The seat belonging to Rep. Duncan Hunter (R-Calif.), who pleaded guilty Tuesday to one conspiracy count for misusing over $250,000 in campaign contributions, is hanging in the balance as the congressman faces considerable jail time.
The embattled politician — who has not yet said whether he will resign — is meeting with GOP leaders in DC Wednesday to “discuss next steps,” his press secretary Mike Harrison told The Post.
Hunter “will announce at the appropriate time after he has concluded those conversations,” Harrison added.
A spokesman for House Minority Leader Kevin McCarthy did not immediately respond to The Post’s request for comment on Hunter’s guilty plea or Wednesday’s meeting on his political future.
The congressman, who initially slammed the indictment as politically motivated and brought on by “partisan Democrat prosecutors,” spoke to reporters about his plea outside a California courthouse Tuesday.
“I failed to monitor and account for my campaign spending. I made mistakes, and that’s what today was all about. So, that being said, I’ll have more statements in the future about the future.”
Assistant U.S. Attorney Phil Halpern, who was part of the prosecution team against Hunter, criticized the congressman’s comments.
Speaking to reporters after Hunter had departed the courthouse, Halpern said that Hunter pleaded guilty to the top criminal count against him, a charge that was “not about mismanagement of his campaign.”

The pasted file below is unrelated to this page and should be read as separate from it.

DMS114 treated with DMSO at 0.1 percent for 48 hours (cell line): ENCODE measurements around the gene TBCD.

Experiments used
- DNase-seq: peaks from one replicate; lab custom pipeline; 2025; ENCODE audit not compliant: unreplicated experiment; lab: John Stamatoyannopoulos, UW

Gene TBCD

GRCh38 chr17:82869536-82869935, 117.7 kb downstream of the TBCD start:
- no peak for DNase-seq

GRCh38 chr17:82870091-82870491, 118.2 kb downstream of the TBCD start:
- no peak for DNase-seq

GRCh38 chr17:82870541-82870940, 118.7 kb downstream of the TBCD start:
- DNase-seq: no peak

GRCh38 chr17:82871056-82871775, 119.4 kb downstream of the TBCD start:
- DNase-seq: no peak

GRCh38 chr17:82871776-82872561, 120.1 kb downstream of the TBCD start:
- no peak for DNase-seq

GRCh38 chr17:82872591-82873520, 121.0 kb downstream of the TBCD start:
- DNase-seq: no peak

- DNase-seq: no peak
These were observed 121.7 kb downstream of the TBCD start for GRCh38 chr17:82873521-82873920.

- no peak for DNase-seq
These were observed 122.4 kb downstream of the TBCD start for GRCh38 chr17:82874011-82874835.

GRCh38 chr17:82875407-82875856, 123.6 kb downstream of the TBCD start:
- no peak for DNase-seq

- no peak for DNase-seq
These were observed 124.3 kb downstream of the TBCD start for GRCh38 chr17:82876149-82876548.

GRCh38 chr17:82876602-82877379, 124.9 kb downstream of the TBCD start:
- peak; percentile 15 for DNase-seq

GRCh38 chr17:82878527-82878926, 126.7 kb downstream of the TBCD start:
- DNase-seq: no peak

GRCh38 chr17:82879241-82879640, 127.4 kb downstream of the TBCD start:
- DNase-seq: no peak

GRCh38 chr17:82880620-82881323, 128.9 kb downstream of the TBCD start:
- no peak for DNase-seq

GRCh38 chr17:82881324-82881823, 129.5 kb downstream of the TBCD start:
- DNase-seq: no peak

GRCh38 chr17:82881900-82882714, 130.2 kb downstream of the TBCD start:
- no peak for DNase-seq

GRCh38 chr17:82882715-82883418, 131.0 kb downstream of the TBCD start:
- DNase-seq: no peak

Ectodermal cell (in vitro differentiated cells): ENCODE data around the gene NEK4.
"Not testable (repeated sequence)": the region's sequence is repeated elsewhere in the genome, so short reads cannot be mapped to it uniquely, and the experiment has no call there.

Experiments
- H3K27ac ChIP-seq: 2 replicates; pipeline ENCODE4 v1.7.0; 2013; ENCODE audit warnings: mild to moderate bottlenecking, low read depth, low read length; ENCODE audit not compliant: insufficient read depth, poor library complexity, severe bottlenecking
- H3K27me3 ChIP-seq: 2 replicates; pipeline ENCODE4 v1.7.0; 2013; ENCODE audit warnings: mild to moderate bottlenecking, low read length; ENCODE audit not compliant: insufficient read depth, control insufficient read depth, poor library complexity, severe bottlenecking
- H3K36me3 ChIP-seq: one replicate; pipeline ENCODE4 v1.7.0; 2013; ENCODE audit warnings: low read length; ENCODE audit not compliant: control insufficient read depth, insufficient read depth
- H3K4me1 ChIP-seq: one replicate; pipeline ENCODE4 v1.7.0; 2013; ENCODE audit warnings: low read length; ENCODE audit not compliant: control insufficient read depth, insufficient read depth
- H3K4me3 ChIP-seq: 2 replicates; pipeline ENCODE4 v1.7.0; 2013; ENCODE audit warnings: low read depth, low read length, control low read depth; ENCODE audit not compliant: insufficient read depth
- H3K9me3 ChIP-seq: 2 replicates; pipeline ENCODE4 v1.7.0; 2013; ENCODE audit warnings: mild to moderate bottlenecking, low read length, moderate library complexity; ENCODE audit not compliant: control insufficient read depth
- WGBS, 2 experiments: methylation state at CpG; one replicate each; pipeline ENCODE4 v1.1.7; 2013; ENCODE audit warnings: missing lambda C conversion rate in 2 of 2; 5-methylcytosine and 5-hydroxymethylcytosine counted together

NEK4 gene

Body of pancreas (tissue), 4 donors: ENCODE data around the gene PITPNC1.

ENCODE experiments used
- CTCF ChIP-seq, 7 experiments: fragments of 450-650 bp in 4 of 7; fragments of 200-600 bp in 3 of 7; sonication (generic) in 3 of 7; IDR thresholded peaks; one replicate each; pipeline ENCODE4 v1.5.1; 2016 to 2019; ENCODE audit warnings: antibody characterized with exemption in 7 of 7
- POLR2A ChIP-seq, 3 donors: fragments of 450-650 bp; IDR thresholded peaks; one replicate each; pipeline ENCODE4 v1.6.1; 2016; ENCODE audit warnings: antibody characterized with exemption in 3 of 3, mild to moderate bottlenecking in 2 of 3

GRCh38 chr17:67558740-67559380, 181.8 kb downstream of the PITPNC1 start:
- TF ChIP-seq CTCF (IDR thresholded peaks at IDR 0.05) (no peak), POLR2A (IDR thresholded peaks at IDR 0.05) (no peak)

“Congressman Hunter himself misappropriated his own campaign funds for the use of himself and his family,” using campaign funds, “as a piggy bank to float a lifestyle they couldn’t maintain.”
Halpern told reporters he will seek a prison term of at least a year for Hunter, although the plea agreement calls for up to five years behind bars.
Hunter, who still represents the San Diego area in the House, was indicted along with his wife, Margaret, who served as his campaign manager, in August 2018.
The Hunters were accused of spending $250,000 worth of campaign funds on family vacations to Italy and Hawaii, tuition for their children, theater tickets, groceries, restaurant bills, dental visits and even plane tickets for their pet bunny, Eggburt, to travel alongside them.
Margaret Hunter changed her plea from not guilty to guilty in June, signing an agreement at that time that required her to help in the investigation of her husband.